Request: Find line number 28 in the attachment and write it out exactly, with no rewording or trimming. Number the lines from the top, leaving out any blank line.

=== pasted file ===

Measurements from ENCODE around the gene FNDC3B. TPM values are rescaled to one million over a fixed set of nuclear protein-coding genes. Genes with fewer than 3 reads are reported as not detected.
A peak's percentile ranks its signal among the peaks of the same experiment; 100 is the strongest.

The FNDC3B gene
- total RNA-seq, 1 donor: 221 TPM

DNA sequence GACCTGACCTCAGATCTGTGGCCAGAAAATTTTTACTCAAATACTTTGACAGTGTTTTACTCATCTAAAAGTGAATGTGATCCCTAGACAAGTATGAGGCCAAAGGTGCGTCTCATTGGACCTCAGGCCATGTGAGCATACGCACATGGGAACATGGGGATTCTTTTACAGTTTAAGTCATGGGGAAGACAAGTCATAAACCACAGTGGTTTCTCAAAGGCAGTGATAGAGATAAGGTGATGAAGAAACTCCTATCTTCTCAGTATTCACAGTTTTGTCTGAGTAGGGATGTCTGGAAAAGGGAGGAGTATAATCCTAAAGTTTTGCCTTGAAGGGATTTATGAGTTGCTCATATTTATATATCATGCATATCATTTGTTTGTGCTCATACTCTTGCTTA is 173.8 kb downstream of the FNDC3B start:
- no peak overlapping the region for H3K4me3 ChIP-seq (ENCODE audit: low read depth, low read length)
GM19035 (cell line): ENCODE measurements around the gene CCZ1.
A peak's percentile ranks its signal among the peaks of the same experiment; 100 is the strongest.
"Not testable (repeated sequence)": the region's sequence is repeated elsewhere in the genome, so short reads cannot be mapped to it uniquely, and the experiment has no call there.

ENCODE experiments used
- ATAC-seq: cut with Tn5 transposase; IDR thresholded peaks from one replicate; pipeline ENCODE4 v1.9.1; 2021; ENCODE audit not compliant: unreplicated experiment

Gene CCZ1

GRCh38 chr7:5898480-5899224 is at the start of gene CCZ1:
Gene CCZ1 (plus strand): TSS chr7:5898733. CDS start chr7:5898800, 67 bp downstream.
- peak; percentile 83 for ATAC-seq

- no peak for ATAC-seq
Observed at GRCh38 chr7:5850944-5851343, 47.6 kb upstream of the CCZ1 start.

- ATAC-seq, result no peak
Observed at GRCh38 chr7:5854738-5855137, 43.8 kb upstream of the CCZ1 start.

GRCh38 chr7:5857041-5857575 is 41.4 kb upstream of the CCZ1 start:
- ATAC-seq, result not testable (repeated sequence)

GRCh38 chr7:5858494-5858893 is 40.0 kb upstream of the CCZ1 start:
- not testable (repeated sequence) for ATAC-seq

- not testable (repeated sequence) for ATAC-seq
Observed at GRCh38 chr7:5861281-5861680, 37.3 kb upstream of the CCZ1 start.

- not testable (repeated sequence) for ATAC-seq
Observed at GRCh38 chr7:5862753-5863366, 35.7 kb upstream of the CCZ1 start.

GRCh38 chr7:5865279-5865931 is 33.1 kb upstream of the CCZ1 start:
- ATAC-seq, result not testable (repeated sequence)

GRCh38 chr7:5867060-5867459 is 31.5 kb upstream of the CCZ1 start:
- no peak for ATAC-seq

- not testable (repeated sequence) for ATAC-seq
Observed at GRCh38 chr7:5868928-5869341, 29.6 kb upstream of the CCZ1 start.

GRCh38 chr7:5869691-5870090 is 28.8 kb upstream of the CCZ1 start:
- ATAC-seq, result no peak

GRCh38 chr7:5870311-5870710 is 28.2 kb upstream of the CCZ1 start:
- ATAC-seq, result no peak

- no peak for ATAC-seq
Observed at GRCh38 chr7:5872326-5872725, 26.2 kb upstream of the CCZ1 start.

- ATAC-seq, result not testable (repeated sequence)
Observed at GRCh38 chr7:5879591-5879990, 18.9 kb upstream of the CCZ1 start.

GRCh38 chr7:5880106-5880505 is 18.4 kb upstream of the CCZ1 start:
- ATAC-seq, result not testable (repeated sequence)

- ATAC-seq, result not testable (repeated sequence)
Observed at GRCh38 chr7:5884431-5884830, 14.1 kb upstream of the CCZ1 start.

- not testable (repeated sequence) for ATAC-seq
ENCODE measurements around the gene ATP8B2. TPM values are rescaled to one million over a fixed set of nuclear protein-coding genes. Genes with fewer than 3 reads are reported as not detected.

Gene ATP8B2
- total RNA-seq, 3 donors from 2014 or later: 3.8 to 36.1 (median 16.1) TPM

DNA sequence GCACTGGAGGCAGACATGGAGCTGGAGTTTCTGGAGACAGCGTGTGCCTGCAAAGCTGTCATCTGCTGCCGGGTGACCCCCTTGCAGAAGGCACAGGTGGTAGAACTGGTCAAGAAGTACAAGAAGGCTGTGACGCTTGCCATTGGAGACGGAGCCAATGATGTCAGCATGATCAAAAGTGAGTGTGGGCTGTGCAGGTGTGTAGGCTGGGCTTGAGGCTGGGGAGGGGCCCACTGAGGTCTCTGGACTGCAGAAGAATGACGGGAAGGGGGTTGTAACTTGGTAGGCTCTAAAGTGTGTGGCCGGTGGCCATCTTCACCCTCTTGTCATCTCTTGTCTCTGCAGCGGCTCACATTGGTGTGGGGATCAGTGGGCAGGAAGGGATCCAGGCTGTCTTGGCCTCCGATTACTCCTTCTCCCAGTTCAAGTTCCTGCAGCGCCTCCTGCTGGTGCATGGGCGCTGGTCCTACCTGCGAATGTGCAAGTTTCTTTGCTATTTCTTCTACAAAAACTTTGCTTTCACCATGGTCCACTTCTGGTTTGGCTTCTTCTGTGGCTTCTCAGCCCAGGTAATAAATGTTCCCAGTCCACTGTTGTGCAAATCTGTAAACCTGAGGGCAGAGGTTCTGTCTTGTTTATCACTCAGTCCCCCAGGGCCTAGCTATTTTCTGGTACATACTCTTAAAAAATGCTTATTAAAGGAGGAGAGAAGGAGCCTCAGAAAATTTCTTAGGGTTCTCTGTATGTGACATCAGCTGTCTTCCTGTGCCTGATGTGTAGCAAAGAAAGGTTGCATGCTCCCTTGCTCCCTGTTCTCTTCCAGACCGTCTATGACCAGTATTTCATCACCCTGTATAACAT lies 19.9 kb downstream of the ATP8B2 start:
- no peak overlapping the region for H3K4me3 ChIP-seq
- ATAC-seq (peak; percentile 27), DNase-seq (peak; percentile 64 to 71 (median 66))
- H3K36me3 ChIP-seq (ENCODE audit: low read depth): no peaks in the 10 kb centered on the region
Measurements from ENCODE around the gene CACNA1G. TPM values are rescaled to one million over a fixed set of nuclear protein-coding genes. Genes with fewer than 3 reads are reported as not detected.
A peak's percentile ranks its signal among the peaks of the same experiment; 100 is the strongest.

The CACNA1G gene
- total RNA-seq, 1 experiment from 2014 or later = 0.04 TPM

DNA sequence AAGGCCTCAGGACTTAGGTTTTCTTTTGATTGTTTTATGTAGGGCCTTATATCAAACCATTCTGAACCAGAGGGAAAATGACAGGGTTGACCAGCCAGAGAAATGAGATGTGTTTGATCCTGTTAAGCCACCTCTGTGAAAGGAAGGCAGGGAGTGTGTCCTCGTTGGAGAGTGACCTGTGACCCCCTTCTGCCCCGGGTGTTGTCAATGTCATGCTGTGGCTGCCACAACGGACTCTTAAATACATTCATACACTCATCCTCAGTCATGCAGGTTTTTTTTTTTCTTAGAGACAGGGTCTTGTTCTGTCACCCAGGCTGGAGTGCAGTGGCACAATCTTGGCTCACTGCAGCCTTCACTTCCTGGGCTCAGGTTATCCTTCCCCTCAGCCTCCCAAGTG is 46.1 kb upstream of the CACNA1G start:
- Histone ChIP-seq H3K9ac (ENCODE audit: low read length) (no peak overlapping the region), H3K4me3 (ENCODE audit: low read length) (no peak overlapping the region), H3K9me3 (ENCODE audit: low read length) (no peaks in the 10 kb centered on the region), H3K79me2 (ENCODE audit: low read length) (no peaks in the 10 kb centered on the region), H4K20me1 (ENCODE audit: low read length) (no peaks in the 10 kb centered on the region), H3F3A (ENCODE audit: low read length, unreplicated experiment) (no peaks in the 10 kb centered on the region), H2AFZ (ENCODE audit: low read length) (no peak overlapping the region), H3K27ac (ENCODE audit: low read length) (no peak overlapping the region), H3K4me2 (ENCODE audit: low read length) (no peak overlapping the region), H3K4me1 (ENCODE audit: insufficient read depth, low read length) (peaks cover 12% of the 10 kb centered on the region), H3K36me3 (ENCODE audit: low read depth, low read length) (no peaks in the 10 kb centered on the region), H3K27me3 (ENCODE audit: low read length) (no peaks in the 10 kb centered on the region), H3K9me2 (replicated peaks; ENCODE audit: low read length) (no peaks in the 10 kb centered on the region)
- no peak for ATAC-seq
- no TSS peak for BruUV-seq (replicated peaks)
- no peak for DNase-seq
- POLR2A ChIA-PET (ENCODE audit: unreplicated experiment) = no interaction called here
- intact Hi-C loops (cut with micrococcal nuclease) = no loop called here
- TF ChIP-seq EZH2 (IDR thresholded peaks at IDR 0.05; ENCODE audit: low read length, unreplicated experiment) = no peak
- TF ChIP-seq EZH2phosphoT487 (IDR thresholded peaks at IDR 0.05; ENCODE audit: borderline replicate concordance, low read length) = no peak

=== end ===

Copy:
GRCh38 chr7:5865279-5865931 is 33.1 kb upstream of the CCZ1 start: